General gynecology, reproductive genetics, maternal-fetal medicine, gynecologic oncology, family planning and prenatal diagnosis are all areas of active clinical research. These areas of interest, coupled with a strong clinical base and top-notch researchers, position us to be the leaders in our field and provide a rich environment for resident education in the area of research.
The goal of the research curriculum is to improve resident education in research and stimulate residents to become life-long active learners and scientific participants by enhancing their participation in clinical or basic science investigation and scholarly activities. The research curriculum will offer residents a conducive and supportive environment for scientific investigation, education and scholarship under the supervision of a chosen mentor and training from our researchers. The primary requirement is that residents plan and demonstrate a significant contribution to the project and deliver a coherent presentation of their work and research findings.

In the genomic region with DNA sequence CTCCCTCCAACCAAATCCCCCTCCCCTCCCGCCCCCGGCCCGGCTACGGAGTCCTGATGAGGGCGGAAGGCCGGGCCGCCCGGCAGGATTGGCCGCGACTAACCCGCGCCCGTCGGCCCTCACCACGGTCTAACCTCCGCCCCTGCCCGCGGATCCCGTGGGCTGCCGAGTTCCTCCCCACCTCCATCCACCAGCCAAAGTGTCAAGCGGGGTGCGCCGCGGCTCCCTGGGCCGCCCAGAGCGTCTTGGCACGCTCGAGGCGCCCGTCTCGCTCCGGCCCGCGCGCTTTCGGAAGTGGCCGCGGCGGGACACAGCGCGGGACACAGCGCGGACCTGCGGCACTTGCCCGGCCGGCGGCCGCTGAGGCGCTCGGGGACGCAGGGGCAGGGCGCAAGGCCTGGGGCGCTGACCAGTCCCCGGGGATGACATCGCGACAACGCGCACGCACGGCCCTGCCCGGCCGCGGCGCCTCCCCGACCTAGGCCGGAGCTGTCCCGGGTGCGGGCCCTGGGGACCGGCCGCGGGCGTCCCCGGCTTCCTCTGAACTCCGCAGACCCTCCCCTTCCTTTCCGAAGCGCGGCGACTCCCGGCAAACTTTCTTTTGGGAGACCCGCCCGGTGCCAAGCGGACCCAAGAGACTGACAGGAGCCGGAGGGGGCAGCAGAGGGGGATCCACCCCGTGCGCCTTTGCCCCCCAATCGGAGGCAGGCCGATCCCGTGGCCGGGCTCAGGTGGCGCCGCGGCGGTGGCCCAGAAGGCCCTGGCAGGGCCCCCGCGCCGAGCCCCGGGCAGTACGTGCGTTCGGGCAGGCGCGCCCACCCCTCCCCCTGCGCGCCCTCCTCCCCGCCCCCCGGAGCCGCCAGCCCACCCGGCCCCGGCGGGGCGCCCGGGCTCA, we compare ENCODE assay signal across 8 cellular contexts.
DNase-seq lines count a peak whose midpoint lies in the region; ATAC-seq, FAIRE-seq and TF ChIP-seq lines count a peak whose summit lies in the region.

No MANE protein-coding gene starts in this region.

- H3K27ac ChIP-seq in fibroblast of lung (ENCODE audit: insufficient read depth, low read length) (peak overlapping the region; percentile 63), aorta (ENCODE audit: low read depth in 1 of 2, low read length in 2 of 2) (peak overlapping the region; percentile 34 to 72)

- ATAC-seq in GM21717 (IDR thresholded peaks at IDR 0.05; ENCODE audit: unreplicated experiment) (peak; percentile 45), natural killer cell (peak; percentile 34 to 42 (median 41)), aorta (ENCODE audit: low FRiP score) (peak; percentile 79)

At the completion of the residency program, each resident will be able to:
- Demonstrate in-depth knowledge of the scientific basis of his or her project
- Demonstrate knowledge of the applicable scientific design methodology
- Interpret data appropriately, under the supervision and with the support of his/her mentor and/or epidemiologist and biostatistician
- Will be able to identify appropriate statistical methods to effectively conduct the project
- Demonstrate knowledge of the validity and applicability of the results and be able to translate research findings to individual patient care
- Retrieve literature independently and appraise and apply the relevant scientific literature
- Demonstrate professional scientific writing skills in preparing manuscripts, abstracts, and/or presentations
- Demonstrate professional oral presentation skills
- Work effectively on a scholarly project as part of a team – the resident will be receptive and responsive to constructive criticism. He/she will create ethically-sound relationships with mentors and other investigators involved in the research project
- Participate in local, regional and national professional meetings and publications
- Demonstrate consistent professionalism at all times, including: Honestly and trustworthiness; punctuality and attendance at all meetings; maintenance of confidentiality, recognition of responsibility for the safety and well-being of patients and/or participants, colleagues and staff, effectively obtaining and using informed consent and engaging in self-directed learning
- Practice in accordance with external regulations and expectations such as those of appropriate Institutional Review Boards, and IACUC? etc.